The Magazine

Death in Europe, Metro riders, and more.

Jun 25, 2001, Vol. 6, No. 39
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WITH GEORGE W. BUSH visiting Europe last week as Timothy McVeigh was being put to death, it was perhaps only natural that newspaper readers would be treated to a sample of European opinion on capital punishment.

"Almost as One, Europe Condemns Execution," clucked a typical headline in the June 12 New York Times. Well, at least they said "almost."

In the body of the article, we discover that the headline refers, first off, to other headlines. "Assassination of an Assassin," from the lefty French tabloid Libération, is one piece of evidence adduced for European condemnation. And joining Europe’s journalists are, of course, Europe’s bureaucrats. The Times helpfully reminds us that the anti-death penalty consensus is so firm that a nation must ban capital punishment before it can join the European Union.

But then the article’s thesis suffers a collision with its reporting. It turns out that European public opinion—the non-elite jumble of incorrect feeling and thought that right-thinking Eurocrats in Brussels spend their careers trying to suppress—is far from unanimous. Take the French, described in the article as "not even Europe’s staunchest abolitionists; they split about 50-50 on the death penalty." Of course a 50-50 split means the country comes nowhere near to being staunchly abolitionist.

The Spanish, for their part, are staunchly opposed to capital punishment. Elsewhere in Europe, however, public opinion closely resembles the same split in favor of executions that one finds in the United States. The British are about 60 percent in favor of capital punishment (about where American opinion stands). A Dutch poll recently found 52 percent of respondents to be in favor. And though the Council of Europe may in one voice call the execution of Timothy McVeigh "sad, pathetic and wrong," Swedes and Italians are also close to being evenly divided on the death penalty.

Furthermore, it was only in the 1990s that the death penalty was outlawed in Ireland, Spain, the United Kingdom, Belgium, and Greece. It would have been more accurate for the Times to have said, "Almost as Half, Europe Condemns Execution," but that has no ring to it.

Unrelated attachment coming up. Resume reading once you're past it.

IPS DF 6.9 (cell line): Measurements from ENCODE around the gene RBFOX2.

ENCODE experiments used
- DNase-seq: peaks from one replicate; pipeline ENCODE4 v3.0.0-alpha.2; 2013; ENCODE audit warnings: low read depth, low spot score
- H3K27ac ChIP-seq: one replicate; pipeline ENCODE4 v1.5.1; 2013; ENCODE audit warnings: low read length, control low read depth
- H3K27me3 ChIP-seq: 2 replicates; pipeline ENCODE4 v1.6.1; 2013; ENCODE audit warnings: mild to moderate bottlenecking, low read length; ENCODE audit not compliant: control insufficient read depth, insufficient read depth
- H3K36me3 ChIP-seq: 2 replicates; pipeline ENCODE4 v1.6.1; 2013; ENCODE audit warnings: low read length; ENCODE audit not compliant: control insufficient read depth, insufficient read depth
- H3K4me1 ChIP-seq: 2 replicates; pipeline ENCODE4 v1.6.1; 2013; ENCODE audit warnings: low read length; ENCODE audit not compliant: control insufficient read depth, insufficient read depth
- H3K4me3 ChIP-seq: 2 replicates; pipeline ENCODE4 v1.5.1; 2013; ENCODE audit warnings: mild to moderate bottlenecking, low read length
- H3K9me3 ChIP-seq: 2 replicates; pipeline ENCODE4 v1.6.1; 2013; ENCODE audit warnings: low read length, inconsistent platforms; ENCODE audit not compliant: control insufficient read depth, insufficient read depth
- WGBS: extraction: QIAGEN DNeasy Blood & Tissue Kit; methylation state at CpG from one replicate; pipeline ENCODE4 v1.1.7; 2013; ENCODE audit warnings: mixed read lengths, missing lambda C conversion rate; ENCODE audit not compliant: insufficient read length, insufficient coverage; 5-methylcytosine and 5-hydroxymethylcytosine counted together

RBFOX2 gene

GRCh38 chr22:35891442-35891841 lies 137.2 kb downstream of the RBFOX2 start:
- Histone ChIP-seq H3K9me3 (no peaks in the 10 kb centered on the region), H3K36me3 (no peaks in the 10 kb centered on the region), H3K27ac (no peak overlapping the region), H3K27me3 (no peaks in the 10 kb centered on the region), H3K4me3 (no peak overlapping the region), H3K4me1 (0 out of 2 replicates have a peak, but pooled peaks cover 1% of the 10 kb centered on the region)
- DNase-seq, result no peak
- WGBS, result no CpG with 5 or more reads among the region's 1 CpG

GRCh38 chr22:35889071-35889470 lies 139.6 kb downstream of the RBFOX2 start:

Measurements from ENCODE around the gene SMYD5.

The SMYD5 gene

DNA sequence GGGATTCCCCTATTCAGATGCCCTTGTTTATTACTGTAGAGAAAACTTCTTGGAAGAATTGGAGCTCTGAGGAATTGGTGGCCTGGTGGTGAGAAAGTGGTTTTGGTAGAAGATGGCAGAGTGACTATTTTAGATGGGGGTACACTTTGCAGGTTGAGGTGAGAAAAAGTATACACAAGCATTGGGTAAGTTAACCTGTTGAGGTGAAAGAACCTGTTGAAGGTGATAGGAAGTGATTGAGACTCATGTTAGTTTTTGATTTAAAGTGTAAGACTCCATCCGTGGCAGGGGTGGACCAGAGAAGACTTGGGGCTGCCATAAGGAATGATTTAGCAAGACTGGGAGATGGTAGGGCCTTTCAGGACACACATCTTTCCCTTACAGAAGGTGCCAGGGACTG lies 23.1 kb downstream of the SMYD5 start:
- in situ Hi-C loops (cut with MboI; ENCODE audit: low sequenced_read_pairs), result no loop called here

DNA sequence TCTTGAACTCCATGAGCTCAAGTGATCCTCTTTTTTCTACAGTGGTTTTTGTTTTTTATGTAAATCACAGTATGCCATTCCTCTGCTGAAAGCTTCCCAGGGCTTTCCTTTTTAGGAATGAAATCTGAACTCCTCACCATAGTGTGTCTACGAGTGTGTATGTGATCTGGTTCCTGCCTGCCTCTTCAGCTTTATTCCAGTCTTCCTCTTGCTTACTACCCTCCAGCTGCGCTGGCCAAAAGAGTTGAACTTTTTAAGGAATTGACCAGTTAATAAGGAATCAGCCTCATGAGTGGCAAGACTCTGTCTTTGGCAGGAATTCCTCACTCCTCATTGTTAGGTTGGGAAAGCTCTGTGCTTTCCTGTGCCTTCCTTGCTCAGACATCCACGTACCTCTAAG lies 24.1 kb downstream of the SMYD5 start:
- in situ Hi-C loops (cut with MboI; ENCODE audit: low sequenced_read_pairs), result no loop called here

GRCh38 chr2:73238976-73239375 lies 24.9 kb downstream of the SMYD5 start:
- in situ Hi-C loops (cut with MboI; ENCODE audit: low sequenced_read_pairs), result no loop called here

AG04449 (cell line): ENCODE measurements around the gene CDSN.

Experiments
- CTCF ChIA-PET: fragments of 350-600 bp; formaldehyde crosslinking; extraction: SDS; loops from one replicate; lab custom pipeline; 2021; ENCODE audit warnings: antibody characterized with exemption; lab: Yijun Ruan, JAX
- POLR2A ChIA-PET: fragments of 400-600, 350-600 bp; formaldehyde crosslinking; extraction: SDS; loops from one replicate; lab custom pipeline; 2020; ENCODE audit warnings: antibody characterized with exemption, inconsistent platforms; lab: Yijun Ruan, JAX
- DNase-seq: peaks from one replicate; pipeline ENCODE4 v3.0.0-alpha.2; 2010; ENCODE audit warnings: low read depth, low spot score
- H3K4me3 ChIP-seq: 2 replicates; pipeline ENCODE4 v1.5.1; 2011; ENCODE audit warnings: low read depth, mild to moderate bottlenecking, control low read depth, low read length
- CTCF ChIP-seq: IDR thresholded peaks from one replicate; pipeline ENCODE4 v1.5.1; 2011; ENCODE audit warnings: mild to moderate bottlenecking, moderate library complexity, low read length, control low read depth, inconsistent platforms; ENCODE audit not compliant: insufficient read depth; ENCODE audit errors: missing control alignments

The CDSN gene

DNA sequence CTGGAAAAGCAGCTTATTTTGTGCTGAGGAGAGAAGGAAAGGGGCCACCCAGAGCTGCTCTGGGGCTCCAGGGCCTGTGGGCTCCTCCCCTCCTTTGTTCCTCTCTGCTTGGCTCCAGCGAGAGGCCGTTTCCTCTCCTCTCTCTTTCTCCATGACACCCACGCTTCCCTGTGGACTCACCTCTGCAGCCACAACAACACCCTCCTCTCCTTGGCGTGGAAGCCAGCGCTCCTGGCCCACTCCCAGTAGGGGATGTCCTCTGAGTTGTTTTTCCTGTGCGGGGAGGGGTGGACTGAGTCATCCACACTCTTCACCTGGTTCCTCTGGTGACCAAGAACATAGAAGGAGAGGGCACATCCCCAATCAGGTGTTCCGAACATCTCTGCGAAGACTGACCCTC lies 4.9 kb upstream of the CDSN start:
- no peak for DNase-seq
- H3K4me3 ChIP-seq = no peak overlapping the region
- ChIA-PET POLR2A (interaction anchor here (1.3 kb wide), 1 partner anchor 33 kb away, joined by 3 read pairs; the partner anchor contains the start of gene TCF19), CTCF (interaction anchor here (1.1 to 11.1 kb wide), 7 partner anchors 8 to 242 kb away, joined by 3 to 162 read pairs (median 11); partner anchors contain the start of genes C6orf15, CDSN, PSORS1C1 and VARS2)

The following day, the same paper’s editorial page intoned, "For many Europeans, talk of shared trans-Atlantic values rings hollow so long as America carries out executions." For many Americans, talk of shared trans-Atlantic values will ring just as hollow so long as the anti-democratic ethos of Europe’s institutions is as entrenched as it is on capital punishment.


POSSIBLY BECAUSE OF ITS HEAVY CONCENTRATION of transportation experts, the Washington, D.C., area is famed for its traffic jams and nightmare commutes. Hence, one of the most popular features of the Washington Post is the "Dr. Gridlock" column, which specializes in letters from a seemingly inexhaustible supply of angry and often deeply unattractive D.C. commuters. This reader’s June 11 letter, though, may never be surpassed for cold-heartedness.

Dear Dr. Gridlock:

Regarding the pregnant woman who asked for others to accommodate her on Metrorail, let me first say that pregnancy is a choice. It is not a handicap, nor is it related to aging, neither of which is a choice; these people—not the pregnant ones—should be offered the seats closest to the doors.

If a person’s balance and circulation are adversely affected by a chosen state (pregnancy), perhaps public transportation is not the best choice for that person.

Asking people to change their behavior out of common courtesy for all riders is perfectly valid. I would not offer my seat to a pregnant woman any more than I would offer my seat to a woman wearing high heels.

Choices have consequences, and one of the consequences of being pregnant or wearing high heels is that you may be uncomfortable sometimes.

If you don’t want to deal with these consequences, don’t get pregnant or wear high heels. If you need to sit, ride the train during a non-rush hour or choose another means of transportation.

In other words, instead of expecting others to change their behavior to make you comfortable, change your own behavior to make yourself comfortable.

Amy Michaud

And still transportation experts wonder why Americans resist mass transit.


DO WE NEED TO REPEAT the case against campaign finance reform? As THE SCRAPBOOK has explained many times in the past—oh wait; let’s turn instead to Ron Brownstein’s excellent June 11 column in the Los Angeles Times, on the recent British elections: